Article
The aim of this study is to evaluate the extent to which negotiated pedagogy as a decolonised pedagogy that calls for more social forms of learning is capable of enabling students to acquire skills for future practice in Nigeria. The curriculum of architectural education in Nigeria has been predicated on the British and American pedagogic learning models. These models do not reflect the diverse cultural practices and rarely enable students to acquire and develop capabilities to self-initiate projects and create jobs without waiting for commissions. The study utilised critical review of existing literature to expose the weaknesses of the current studio models in enabling students and future architects to acquire skills for future practice. The paper employed interview and case study to examine how negotiated pedagogies at the margins are opening up new ways of engaging in practice. The findings reveal that negotiated pedagogy challenges the orthodoxy of existing studio models by empowering today’s graduating architecture students to develop a critical voice to question how their learning is equipping them for practice. By negotiating and integrating multiple approaches to learning and producing architecture, the line between education and practice, architects and users, educators and students and real and imagined is redrawn.
Article
Full-text available
Women's and gender studies (WGS) classes and programmes have been developed on many university and college campuses around the world. Despite some success in the establishment of WGS in higher education, WGS has been the target of significant criticism. Detractors of WGS have charged that WGS is intellectually frivolous and that WGS teachers focus excessively on students' personal thoughts and experiences, are intolerant of differing opinions, present a narrow political ideology and, in many cases, cause distress to students. In contrast, WGS pedagogists have emphasized the importance of allowing students to express their thoughts and opinions and of developing open‐mindedness and scholarly, critical thinking. Further, they have asserted that WGS courses promote important educational goals, including increased awareness of sexism and other social inequities, more egalitarian attitudes toward women and other traditionally oppressed groups, and active community involvement to promote social equality. This review considers the empirical evidence for these competing opinions of the value and impact of WGS.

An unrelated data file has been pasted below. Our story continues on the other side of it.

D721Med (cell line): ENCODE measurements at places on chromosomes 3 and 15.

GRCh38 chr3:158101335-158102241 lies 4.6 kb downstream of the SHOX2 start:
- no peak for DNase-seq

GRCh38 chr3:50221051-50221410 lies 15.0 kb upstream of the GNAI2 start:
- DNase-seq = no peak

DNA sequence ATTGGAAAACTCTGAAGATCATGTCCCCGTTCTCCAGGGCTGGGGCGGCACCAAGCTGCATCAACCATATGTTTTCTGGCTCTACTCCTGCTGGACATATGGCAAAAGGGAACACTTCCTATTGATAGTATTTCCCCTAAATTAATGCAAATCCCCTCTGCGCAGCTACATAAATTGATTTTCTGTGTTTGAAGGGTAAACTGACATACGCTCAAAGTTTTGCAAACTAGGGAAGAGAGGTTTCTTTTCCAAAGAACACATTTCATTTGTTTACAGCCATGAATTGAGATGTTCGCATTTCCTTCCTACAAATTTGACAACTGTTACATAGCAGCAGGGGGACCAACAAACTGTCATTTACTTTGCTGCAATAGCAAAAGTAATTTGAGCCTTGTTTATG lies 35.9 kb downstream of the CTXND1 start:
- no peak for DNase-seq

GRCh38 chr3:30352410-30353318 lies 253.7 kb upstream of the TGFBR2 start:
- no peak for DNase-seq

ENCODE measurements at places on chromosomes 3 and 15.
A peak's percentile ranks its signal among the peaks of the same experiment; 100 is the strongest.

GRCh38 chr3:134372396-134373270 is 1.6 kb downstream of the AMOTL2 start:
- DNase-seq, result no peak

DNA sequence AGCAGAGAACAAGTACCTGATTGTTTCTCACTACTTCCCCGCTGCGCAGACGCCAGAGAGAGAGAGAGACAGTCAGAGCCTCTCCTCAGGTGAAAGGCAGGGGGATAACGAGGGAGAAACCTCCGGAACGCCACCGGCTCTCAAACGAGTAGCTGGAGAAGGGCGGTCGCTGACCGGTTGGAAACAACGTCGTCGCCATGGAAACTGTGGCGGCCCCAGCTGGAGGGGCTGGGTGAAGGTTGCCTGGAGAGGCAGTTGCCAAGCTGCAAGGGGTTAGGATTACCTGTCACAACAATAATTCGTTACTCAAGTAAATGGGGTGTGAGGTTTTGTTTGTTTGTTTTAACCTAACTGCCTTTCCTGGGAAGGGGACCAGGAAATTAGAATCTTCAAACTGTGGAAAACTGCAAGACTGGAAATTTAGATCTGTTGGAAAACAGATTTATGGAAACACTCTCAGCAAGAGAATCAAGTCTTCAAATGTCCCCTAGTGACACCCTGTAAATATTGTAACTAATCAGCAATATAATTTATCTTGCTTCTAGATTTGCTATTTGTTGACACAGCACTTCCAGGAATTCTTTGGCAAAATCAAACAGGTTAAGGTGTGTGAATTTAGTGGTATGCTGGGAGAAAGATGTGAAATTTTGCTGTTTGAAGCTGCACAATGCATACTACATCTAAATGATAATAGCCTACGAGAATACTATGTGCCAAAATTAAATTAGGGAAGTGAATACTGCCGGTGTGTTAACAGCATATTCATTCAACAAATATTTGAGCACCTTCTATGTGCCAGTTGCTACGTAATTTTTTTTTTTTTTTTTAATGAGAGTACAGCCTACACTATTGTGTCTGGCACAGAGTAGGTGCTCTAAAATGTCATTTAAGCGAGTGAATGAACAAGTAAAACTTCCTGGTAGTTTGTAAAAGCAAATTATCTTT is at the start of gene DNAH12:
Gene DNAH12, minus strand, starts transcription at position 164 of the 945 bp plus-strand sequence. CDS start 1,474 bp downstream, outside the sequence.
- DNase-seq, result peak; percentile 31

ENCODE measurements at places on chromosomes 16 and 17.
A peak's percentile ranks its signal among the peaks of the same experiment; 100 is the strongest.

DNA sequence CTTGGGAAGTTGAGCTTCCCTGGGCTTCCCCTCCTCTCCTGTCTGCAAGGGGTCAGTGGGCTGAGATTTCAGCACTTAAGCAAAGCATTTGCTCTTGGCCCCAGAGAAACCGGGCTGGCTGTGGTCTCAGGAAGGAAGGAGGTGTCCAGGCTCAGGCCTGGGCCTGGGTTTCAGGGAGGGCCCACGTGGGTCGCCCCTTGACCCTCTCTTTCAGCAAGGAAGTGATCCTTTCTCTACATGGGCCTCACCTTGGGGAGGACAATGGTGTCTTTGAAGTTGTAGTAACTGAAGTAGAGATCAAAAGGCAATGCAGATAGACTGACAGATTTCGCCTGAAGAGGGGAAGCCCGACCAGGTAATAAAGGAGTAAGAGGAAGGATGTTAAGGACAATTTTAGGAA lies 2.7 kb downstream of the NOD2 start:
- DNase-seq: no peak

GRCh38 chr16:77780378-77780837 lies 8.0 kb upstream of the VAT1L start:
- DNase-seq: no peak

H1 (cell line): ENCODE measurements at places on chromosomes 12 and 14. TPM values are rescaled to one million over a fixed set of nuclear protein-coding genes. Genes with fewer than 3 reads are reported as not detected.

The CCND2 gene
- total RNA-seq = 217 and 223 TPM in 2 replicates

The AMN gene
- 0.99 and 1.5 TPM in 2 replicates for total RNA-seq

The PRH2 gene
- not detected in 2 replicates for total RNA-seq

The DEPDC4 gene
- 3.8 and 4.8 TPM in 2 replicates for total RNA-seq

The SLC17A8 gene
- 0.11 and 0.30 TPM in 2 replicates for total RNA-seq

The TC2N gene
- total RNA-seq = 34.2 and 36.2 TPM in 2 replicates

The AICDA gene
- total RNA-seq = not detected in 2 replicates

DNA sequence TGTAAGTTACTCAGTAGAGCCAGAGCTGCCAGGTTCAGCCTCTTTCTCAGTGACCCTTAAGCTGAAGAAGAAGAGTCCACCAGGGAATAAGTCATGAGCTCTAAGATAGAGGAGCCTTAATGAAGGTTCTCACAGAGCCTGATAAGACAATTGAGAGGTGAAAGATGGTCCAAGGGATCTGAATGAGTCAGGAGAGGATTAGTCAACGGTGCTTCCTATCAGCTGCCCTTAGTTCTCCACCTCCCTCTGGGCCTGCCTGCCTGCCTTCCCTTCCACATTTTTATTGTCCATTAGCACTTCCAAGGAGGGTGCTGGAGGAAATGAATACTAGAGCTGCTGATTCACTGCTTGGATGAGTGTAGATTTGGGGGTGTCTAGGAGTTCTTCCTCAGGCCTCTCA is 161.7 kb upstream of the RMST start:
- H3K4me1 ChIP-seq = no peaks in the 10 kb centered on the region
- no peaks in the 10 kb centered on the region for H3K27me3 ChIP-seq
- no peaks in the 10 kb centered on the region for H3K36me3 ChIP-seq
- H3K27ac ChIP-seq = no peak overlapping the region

Article
We report on the experiences of participants on a course which represented a pathway to community engagement. The 76 participants (20 males, 46 females), from two low-income South African communities, were part of a multi-lingual group representing English, Africans, isiZulu and Sesotho. Data were obtained from several participant group conversations. Data, analysed by thematic content analysis, showed that the engagement process during the course may have been influenced by perceived social relevance and beneficence of the course content, affirmation of situated knowledge and life experiences, the opportunities for maximum participation, and the language adopted for communication. The participants’ tendency to dichotomise theory and practice seemed to have influenced receptivity to reflective components of the course. This analysis points calls for systematic studies on the value of community centred learning as engagement.
Article
Full-text available
Goals of higher education have included the development of understanding and acceptance of diverse groups, commitment to working for social justice, and personal confidence. The effectiveness of women’s studies (WS) and non-women’s studies (NWS) classes in bringing about these student outcomes was assessed on 32 college campuses; 548 WS and 241 NWS students participated. Both repeated (pretest, posttest, and follow-up) and subjective change measures indicated that WS students increased more than NWS students in egalitarian attitudes toward women and other stigmatized groups, awareness of sexism and other forms of discrimination, activism for social causes, and intention to engage in social activism. Teachers’ pedagogical practices, as assessed by students, related to student outcomes but accounted for only a small portion of the difference between WS and NWS classes. Implications for higher education are considered.
Article